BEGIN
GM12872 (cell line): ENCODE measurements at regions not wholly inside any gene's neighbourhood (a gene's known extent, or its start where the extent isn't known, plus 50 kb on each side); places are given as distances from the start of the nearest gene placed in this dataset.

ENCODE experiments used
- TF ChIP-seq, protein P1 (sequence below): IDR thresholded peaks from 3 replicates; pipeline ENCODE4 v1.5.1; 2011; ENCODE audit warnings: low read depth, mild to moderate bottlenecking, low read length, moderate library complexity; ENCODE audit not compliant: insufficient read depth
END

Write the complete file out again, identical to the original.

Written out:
GM12872 (cell line): ENCODE measurements at regions not wholly inside any gene's neighbourhood (a gene's known extent, or its start where the extent isn't known, plus 50 kb on each side); places are given as distances from the start of the nearest gene placed in this dataset.

ENCODE experiments used
- TF ChIP-seq, protein P1 (sequence below): IDR thresholded peaks from 3 replicates; pipeline ENCODE4 v1.5.1; 2011; ENCODE audit warnings: low read depth, mild to moderate bottlenecking, low read length, moderate library complexity; ENCODE audit not compliant: insufficient read depth